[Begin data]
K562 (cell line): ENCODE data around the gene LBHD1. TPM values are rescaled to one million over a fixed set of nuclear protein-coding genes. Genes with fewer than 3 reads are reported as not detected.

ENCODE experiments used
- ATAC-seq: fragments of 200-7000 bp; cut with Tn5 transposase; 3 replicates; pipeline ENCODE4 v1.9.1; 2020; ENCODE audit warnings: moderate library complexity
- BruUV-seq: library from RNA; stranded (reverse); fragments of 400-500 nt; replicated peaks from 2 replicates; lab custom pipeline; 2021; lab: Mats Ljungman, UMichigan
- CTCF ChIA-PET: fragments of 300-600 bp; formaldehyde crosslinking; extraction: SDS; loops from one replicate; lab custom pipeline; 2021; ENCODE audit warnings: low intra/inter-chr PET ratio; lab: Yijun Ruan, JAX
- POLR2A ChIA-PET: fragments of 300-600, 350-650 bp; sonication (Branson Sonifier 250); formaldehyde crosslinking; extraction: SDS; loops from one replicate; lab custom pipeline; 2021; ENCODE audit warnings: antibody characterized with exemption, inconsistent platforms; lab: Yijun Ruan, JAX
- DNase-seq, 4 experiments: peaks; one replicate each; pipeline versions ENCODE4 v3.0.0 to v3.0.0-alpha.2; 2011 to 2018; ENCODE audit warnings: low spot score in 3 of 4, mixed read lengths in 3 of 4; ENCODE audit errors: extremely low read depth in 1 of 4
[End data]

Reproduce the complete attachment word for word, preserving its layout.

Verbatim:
K562 (cell line): ENCODE data around the gene LBHD1. TPM values are rescaled to one million over a fixed set of nuclear protein-coding genes. Genes with fewer than 3 reads are reported as not detected.

ENCODE experiments used
- ATAC-seq: fragments of 200-7000 bp; cut with Tn5 transposase; 3 replicates; pipeline ENCODE4 v1.9.1; 2020; ENCODE audit warnings: moderate library complexity
- BruUV-seq: library from RNA; stranded (reverse); fragments of 400-500 nt; replicated peaks from 2 replicates; lab custom pipeline; 2021; lab: Mats Ljungman, UMichigan
- CTCF ChIA-PET: fragments of 300-600 bp; formaldehyde crosslinking; extraction: SDS; loops from one replicate; lab custom pipeline; 2021; ENCODE audit warnings: low intra/inter-chr PET ratio; lab: Yijun Ruan, JAX
- POLR2A ChIA-PET: fragments of 300-600, 350-650 bp; sonication (Branson Sonifier 250); formaldehyde crosslinking; extraction: SDS; loops from one replicate; lab custom pipeline; 2021; ENCODE audit warnings: antibody characterized with exemption, inconsistent platforms; lab: Yijun Ruan, JAX
- DNase-seq, 4 experiments: peaks; one replicate each; pipeline versions ENCODE4 v3.0.0 to v3.0.0-alpha.2; 2011 to 2018; ENCODE audit warnings: low spot score in 3 of 4, mixed read lengths in 3 of 4; ENCODE audit errors: extremely low read depth in 1 of 4